Bentley’s new Wi-Fi option promises fast speeds, secure operation
Six-digit price tags demand six-digit levels of quality, no matter the component.
Andrew KrokReviews Editor / Cars
Cars are Andrew's jam, as is strawberry. After spending years as a regular ol' car fanatic, he started working his way through the echelons of the automotive industry, starting out as social-media director of a small European-focused garage outside of Chicago. From there, he moved to the editorial side, penning several written features in Total 911 Magazine before becoming a full-time auto writer, first for a local Chicago outlet and then for CNET Cars.
When you're paying Bentley-tier money for a car, you probably expect
levels of quality in every system. That's why Bentley is preparing to launch its own
hotspot service that promises both speed and security.
Bentley Advanced Connectivity is set to arrive on Bentley's full lineup in 2019. The automaker teamed up with Viasat, a company with loads of experience in this arena, to create a Wi-Fi hotspot that one-ups all the rest, as one would expect when spending six figures on a vehicle.
The router that enables this connectivity is a bespoke creation that hides in a car's trunk. It can wield three different SIM cards, allowing the vehicle to aggregate multiple networks' worth of bandwidth. The router links to a hub with a physical broadband connection, which supplies the vehicle with internet access through a dedicated app on a phone or tablet.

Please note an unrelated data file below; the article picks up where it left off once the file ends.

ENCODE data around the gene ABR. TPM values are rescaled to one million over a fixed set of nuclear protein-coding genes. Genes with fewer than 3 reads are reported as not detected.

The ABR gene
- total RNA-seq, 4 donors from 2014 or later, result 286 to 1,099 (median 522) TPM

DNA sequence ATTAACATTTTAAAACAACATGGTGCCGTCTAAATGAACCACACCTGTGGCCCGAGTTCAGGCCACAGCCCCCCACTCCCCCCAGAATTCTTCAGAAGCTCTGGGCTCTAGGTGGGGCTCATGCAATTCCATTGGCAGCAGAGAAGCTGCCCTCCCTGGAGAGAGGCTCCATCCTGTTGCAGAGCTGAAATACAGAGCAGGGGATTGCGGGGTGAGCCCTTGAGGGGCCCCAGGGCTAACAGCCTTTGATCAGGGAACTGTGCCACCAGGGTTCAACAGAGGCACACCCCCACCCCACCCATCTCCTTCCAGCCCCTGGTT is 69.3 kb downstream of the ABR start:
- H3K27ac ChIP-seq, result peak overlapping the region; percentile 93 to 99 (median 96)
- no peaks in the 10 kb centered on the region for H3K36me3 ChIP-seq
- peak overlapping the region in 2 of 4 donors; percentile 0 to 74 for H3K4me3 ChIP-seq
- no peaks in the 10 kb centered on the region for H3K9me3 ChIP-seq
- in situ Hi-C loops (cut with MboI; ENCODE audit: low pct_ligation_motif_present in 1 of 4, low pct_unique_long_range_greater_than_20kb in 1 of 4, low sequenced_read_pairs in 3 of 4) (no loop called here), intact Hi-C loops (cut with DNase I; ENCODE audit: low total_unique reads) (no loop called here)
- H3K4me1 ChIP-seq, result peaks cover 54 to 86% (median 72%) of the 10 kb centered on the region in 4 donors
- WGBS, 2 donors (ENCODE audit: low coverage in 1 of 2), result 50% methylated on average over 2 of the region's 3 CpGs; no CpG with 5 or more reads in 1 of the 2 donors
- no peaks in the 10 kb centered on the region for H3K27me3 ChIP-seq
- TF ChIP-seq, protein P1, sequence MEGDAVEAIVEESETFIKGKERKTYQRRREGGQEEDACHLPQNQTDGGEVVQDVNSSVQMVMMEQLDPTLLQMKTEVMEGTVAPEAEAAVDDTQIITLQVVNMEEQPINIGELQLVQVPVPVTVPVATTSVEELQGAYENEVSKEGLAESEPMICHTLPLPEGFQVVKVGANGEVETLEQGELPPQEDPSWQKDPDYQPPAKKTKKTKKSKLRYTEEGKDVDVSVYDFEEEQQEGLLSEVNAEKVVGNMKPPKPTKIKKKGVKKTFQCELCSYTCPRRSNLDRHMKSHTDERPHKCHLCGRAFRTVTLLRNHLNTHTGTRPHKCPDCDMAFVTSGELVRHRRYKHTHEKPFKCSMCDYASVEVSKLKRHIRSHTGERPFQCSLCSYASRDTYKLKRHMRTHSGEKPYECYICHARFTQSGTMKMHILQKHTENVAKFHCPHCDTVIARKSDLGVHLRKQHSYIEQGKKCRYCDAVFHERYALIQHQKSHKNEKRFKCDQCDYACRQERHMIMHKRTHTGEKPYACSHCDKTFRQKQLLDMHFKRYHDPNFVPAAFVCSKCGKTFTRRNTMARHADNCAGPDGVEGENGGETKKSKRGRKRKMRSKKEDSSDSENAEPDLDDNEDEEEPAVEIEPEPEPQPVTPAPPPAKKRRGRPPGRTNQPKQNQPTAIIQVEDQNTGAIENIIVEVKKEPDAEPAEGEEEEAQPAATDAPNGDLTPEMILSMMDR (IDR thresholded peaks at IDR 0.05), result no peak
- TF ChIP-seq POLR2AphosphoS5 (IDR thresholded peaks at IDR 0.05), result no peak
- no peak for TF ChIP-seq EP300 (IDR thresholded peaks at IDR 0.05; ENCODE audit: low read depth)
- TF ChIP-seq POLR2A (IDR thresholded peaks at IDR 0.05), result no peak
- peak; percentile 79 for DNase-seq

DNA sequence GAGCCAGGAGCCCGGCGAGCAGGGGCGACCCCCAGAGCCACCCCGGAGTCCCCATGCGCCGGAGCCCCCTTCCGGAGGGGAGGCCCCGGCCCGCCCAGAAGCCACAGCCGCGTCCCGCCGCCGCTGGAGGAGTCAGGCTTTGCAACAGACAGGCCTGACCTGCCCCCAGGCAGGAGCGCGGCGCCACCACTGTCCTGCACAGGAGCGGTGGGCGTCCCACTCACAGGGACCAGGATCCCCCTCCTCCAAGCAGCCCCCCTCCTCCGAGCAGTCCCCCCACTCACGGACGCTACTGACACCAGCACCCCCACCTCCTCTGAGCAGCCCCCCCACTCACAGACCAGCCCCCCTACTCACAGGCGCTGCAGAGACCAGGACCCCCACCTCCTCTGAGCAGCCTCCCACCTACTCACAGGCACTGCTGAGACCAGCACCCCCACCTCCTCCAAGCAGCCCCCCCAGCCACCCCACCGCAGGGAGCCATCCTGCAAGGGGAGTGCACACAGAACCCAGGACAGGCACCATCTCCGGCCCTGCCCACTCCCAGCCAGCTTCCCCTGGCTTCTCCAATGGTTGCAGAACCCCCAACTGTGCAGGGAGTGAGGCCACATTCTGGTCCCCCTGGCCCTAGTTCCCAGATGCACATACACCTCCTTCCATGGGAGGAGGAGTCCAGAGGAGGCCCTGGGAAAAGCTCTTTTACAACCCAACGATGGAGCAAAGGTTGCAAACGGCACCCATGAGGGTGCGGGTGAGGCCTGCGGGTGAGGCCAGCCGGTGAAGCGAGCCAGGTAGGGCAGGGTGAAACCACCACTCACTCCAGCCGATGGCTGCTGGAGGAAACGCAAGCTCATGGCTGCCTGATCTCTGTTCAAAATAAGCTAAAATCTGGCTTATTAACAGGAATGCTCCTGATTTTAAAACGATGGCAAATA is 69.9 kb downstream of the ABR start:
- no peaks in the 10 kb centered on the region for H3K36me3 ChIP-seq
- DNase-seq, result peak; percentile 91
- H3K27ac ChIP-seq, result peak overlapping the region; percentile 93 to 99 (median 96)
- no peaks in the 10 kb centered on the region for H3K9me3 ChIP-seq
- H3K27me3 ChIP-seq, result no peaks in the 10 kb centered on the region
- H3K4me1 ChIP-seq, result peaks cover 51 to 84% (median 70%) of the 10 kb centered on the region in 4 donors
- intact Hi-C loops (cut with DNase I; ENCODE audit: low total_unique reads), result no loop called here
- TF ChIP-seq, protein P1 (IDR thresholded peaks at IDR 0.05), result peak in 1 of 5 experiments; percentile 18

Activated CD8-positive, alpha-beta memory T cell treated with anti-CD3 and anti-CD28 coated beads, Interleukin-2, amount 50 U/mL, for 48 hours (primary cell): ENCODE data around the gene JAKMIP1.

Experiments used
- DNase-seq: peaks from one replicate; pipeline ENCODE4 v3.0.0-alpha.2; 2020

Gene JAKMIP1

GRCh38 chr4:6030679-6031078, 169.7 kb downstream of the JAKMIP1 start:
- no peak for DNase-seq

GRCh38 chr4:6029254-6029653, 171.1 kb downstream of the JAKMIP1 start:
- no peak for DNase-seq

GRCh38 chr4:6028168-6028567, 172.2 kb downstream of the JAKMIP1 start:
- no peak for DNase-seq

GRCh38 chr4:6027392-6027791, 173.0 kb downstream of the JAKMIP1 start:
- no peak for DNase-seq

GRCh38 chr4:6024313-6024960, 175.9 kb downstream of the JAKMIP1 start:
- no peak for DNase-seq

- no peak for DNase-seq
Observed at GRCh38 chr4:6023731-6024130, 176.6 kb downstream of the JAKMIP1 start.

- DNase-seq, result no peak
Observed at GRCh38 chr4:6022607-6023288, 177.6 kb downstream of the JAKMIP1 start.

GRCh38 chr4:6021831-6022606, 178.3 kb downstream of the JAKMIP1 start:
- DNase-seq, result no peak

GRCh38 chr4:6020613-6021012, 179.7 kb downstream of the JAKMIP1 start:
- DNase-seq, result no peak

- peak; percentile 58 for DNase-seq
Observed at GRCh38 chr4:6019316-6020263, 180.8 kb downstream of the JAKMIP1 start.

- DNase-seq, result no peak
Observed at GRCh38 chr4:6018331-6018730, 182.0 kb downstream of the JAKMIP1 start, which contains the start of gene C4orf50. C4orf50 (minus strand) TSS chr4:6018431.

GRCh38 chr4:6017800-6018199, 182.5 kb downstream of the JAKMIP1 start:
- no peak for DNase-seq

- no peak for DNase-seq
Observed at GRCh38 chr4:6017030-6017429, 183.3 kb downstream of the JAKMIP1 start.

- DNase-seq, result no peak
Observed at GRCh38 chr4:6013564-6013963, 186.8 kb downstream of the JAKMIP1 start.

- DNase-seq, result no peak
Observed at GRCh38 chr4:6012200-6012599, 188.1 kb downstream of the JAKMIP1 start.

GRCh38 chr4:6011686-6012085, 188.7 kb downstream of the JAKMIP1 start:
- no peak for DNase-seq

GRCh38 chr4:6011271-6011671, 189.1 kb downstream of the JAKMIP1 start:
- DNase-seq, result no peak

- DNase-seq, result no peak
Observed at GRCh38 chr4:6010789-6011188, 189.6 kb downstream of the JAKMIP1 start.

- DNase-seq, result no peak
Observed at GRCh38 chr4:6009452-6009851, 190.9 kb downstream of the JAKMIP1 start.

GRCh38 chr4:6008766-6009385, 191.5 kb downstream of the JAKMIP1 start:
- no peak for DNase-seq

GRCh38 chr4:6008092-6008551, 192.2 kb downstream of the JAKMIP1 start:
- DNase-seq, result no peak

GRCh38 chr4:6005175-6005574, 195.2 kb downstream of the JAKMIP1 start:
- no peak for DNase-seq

Bentley told MSN that, in theory, one passenger could be streaming a movie while another passenger takes a Skype car, while another passenger could be downloading and uploading large files. That's a lot of bandwidth, but that's why Bentley had to go back to the drawing board and work with Viasat on a bespoke solution. Other Wi-Fi hotspots promise connectivity for even double digits' worth of devices, but that traffic is all channeled through a single provider with limited bandwidth.
Security is always at the top of everybody's mind, and Bentley considered a secure network paramount to its success. The automaker claims its new Wi-Fi hotspot is very secure, and that's likely true -- its partner Viasat makes satellite-based broadband communication technology for the US government, so Viasat knows what it's talking about here. It's unclear how much this option will cost, and if it requires specific data plans, but expect it to arrive (likely with some more information) next year.
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